KC's View:
    Good for him.

    it isn't like they are going to have to throw a benefit for Clarke, but sometimes it is important to make the right statement.

    Published on: May 22, 2012

    Interesting piece in the San Jose Mercury News about how, "in a hypercompetitive retail environment, more national stores and some local chains are emphasizing that many of their employees are bilingual and can help customers whose first language is not English ... Home Depot, Sears, Kmart, Pleasanton-based Safeway and local chains like Hayward-based Airport Home Appliance, are among stores that recruit bilingual employees."

    According to the story, "Such efforts, which also include signs and advertising in non-English languages, are more prominent in states like California that have diverse populations compared with other parts of the country, she said. More than one-third of California's population is of Hispanic or Latino origin, according to 2010 census figures. An additional 13 percent are Asian. Statewide, 43 percent of residents speak a language other than English in the home, compared with 20 percent nationally."
    KC's View:
    I'm sure that some folks will turn this into a political issue, but I think it all comes down to a statement made by Safeway's Teena Massingill to the paper...

    "We are constantly interviewing and hiring for store positions. In that process, we stay alert to the importance of providing language interpretation for our customers. Being bilingual makes an applicant a stronger candidate. It is important to be able to communicate with our customers in a language that is most comfortable for them. It is a part of how we do business."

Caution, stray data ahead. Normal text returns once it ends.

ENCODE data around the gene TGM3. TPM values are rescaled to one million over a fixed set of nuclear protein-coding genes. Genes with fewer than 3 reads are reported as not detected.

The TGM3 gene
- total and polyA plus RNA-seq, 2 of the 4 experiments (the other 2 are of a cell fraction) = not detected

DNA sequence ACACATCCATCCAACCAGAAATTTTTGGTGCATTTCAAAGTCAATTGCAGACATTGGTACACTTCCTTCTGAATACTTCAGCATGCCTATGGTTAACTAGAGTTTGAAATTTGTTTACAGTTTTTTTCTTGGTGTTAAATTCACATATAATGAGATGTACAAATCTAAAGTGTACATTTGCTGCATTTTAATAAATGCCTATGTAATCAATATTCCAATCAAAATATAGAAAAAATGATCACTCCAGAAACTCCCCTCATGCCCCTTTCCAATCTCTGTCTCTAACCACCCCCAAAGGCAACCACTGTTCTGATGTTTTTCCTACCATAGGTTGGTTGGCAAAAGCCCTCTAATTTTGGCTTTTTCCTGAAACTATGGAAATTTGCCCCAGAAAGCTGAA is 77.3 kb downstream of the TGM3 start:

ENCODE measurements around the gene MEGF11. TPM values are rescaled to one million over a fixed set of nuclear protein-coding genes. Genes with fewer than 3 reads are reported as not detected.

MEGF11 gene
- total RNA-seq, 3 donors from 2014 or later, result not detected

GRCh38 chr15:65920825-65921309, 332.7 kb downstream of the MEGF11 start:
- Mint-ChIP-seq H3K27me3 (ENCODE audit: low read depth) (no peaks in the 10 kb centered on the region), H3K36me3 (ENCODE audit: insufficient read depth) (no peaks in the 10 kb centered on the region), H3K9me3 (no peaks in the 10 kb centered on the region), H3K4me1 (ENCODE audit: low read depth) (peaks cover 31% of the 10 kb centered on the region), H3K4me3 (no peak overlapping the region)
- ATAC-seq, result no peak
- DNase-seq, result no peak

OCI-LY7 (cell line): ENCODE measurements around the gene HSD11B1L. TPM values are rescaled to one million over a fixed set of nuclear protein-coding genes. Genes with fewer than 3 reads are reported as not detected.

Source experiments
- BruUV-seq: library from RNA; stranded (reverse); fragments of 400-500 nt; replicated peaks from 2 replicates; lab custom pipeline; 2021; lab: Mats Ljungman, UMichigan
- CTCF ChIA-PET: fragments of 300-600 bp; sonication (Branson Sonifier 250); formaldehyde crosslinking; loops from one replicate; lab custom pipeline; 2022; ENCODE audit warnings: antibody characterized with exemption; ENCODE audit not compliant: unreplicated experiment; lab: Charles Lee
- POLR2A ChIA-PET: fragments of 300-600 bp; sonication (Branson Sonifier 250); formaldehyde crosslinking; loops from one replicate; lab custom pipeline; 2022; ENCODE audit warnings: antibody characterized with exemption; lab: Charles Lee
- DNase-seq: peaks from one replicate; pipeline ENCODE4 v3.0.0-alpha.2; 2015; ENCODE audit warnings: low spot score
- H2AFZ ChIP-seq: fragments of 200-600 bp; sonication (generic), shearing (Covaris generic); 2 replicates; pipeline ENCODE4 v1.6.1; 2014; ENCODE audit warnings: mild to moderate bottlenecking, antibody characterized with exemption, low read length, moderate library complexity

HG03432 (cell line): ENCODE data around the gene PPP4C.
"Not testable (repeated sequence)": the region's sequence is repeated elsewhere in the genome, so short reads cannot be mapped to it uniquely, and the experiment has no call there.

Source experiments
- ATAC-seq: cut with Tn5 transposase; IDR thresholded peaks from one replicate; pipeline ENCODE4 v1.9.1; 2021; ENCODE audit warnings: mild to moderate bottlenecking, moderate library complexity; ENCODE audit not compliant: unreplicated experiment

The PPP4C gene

Published on: May 22, 2012

    Bloomberg BusinessWeek reports that the Obama administration is coming under pressure from food companies and consumer groups that want - wait for it - to issue new food safety regulations that were mandated as part of the Food Safety Modernization Act signed into law a year and a half ago.

    The problem is that, as usually happens, the new regulations have been submitted to the Office of Management and Budget (OMB), which is seen by some as "dithering" in an election year. However, OMB officials say that elections have nothing to do with it, that the complexity of the rules make it important to take the time to get it right.

    As the story notes,"Under the new law, the FDA would shift its focus from responding to food contamination outbreaks to preventing the adulteration of items in the food chain at the source. The agency also intends to hire more field inspectors to examine high-risk items such as leafy greens, fruit and imported food."
    KC's View:

    Published on: May 22, 2012

    • The Oregonian reports that Walmart will open its first west coast Neighborhood Market in West Linn, Oregon, this Friday. Walmart also reportedly plans to open Neighborhood Markets in Gresham, Lake Oswego, Oak Grove and Oregon City.

    Here's an important line from the story that speaks to Walmart's strategic priorities: "The store will offer the popular 'Site-to-Store' service, which allows customers to ship online orders for free from the Wal-Mart website to the market for pick-up."

    The first Walmart Neighborhood Market was opened in 1998; there are currently close to 200 in the company's fleet.

    Reuters reports that "U.S. lawmakers investigating Wal-Mart Stores Inc for alleged bribery in Mexico are frustrated by the lack of cooperation they have received from the company, a committee staffer familiar with the investigation said.

    "Attorneys for Wal-Mart briefed the committee earlier on Monday about the company's anti-corruption compliance program, the person said ... But Wal-Mart has not committed to briefing the panel on the substantive allegations raised by a New York Times report, a key request of the committee, said the staffer, who spoke on the condition of anonymity."

    Walmart has said that it plans to cooperate with any investigation, though the story implies that it could be holding out hope that changes in Washington as a result of the November elections could work in its favor.
    KC's View:
    I hope for Walmart's sake that its executives have learned the lesson that it is always the cover-up that will get you. because if they haven't, there are an awful lot of sharks that will smell blood in the water.

    Published on: May 22, 2012

    ...with brief, occasional, italicized and sometimes gratuitous commentary...